ICUJP Statement on Active-Duty, Reserve, and National Guard Members Call for End to US Wars and Aggression – Adopted November 12, 2006

As people of conscience currently serving in the U.S. military, we call for an immediate end to all the unjust and immoral U.S. wars, imperial policies and occupations in Iraq, Afghanistan, and elsewhere. We will follow our consciences before simply obeying any order, and we refuse to participate in war crimes. We understand that there are consequences to standing up for what we believe in, but there are graver consequences for blindly following orders. We stand in solidarity with our working-class brothers and sisters of all countries and will not fight them for the sake of the oil companies, the politicians, and the corporate profit empire. Religious communities must stop blessing war and violence. We pledge to do our part to spread this understanding, to build unity with workers, soldiers, and peace-loving people worldwide, and to dismantle the racist war system.  

We invite you to:  

  • Put this statement into your own words if you wish  
  • Sign it and post it on your refrigerator door or mirror  
  • Circulate and discuss it with your buddies. family, and friends  
  • Join and build anti-war groups like Veterans for Peace, Iraq Veterans Against the War, Military Families Speak Out, and Gold Star Families for Peace  
  • Support war resisters (see 
  • Get in touch with the ICUJP Military Outreach Committee -- Interfaith Communities United for Justice and Peace. Send us your comments, copies of your signed pledges, and your stories! (contact information above)  

Kyle Snyder's message to soldiers and youth:  

"If you really want to 'support the troops,' you don't send them into unjust, counterproductive wars. Until all our young men and women are home from the wars in Iraq and Afghanistan, I would advise against joining the military.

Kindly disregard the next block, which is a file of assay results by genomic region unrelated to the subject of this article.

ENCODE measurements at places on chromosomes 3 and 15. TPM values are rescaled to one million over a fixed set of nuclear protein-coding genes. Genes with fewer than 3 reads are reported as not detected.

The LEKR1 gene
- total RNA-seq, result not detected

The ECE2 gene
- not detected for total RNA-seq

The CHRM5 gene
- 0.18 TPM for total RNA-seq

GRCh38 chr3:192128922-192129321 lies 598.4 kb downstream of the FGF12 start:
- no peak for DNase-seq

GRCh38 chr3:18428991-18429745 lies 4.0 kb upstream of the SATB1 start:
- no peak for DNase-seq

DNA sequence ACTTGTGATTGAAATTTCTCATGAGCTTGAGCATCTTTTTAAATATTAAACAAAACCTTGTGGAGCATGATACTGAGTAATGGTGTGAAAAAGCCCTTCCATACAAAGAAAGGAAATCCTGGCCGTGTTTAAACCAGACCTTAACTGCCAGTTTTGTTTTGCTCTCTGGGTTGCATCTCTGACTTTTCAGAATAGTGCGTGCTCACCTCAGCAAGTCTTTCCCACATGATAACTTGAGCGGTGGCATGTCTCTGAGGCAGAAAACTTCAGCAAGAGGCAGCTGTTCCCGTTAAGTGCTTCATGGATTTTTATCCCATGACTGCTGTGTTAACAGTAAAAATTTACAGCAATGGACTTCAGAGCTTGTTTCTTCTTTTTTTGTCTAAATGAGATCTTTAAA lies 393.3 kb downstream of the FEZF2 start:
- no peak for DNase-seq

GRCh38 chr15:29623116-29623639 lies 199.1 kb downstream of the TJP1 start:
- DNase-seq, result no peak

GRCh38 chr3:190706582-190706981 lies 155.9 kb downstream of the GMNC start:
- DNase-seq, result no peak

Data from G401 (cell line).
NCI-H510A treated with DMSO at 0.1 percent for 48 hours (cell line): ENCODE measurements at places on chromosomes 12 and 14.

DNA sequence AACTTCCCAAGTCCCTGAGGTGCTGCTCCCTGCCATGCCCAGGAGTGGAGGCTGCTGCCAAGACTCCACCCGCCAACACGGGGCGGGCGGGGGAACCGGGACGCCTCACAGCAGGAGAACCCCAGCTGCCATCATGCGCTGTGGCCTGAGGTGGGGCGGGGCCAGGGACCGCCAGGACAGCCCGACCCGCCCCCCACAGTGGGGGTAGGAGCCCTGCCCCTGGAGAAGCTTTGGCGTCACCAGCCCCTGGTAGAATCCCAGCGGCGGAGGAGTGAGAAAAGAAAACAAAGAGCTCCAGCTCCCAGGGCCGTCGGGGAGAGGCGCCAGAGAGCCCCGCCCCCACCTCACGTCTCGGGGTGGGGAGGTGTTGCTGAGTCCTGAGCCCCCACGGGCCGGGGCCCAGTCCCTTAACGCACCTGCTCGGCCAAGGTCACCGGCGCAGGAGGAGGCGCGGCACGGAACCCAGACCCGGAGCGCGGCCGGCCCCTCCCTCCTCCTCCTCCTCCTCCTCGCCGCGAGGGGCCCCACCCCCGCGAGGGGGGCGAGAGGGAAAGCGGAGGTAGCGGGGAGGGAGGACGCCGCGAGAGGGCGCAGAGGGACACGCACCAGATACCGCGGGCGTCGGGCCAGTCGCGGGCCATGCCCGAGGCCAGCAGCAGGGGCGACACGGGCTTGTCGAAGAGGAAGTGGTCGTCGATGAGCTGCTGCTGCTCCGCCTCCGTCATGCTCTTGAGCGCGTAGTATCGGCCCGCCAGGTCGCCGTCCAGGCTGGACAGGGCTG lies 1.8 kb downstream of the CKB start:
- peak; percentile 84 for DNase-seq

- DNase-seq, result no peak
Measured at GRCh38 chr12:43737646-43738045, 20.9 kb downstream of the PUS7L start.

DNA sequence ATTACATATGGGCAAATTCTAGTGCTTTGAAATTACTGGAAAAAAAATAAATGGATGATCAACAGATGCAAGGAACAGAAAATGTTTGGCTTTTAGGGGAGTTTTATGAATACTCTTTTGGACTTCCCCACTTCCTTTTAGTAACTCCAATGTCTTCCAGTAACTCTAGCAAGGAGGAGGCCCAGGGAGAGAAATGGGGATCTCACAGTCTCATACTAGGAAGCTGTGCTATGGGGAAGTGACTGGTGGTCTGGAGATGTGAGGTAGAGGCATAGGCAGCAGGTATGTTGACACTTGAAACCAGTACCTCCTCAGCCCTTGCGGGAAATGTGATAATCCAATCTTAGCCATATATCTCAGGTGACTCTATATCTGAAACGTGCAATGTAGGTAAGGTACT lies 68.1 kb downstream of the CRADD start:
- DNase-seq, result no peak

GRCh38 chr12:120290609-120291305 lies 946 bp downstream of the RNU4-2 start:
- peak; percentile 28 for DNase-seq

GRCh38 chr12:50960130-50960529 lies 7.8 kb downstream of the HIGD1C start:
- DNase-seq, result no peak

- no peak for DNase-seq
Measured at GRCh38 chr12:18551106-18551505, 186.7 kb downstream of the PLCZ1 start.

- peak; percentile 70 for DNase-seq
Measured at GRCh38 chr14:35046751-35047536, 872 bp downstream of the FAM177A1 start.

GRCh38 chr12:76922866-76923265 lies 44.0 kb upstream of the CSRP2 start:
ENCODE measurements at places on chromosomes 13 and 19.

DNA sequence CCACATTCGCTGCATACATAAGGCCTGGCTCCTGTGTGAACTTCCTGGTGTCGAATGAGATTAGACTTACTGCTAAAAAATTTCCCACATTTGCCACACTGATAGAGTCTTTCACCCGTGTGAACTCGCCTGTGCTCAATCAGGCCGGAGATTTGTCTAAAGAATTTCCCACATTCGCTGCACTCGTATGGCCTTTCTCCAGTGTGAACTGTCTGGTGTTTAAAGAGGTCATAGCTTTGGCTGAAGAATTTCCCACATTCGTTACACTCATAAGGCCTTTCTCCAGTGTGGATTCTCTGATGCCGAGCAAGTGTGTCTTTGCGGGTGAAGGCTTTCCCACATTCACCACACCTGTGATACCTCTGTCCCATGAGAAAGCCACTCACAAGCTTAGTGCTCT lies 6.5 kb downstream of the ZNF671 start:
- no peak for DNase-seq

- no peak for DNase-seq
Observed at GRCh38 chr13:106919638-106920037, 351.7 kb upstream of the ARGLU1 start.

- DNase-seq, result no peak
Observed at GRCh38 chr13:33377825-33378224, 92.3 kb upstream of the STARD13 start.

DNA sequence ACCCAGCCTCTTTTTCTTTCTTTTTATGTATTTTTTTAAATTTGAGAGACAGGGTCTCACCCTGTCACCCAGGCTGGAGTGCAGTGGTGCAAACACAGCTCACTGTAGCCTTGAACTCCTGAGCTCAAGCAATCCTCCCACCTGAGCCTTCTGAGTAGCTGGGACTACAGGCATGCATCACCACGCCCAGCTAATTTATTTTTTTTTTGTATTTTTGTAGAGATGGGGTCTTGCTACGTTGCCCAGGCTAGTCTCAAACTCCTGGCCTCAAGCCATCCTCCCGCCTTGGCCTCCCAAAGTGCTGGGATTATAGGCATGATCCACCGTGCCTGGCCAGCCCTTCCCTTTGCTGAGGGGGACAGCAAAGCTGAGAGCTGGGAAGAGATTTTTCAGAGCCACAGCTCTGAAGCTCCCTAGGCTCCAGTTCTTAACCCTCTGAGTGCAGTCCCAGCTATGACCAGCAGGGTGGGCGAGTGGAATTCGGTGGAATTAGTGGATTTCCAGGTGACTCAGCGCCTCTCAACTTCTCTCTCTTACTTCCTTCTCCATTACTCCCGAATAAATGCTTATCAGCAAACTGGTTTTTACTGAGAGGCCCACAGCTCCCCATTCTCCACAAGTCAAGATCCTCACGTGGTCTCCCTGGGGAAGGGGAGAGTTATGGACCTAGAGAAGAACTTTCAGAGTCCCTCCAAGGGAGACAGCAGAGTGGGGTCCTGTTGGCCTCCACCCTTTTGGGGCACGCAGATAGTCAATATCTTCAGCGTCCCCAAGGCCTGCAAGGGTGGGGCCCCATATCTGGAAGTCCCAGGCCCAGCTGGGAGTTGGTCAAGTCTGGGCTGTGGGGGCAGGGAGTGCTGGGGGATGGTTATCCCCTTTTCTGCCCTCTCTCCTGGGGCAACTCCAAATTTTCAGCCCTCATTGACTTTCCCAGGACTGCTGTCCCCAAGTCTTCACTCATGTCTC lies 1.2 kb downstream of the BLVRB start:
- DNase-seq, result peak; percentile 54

"If you are already in the military, I would advise you to follow your conscience before simply obeying any order. In fact, under international laws and treaties ratified by both the U.S. and Canada, it is a soldier's duty to refuse to participate in war crimes.  

"Sure, there are consequences to standing up for what you believe in. But there are graver consequences if you just go along blindly following orders. You could be killed or seriously wounded, as over 20,000 U.S. soldiers have been in Iraq. Or you could become a completely different person than the one your family and friends knew and loved. The images and memories of war may haunt you for the rest of your life.  

"At the end of the day, you have to ask yourself if this is something you can live with. It's your life and the choice is ultimately yours to make. I said NO and I will never regret it."   

           -  October 2006  

AWOL Iraq vet Kyle Snyder turned himself in to Army authorities at Fort Knox, KY, Tuesday, October 31,  

2006. Before turning himself in he held a press conference at 10:00 am in nearby Louisville at Central Presbyterian Church where he continued to speak out against the war. When the Army refused to honor a previously arranged deal to discharge him, and instead ordered him back to his unit, Kyle went AWOL again.   

More information:  


To download the statement, click here.    


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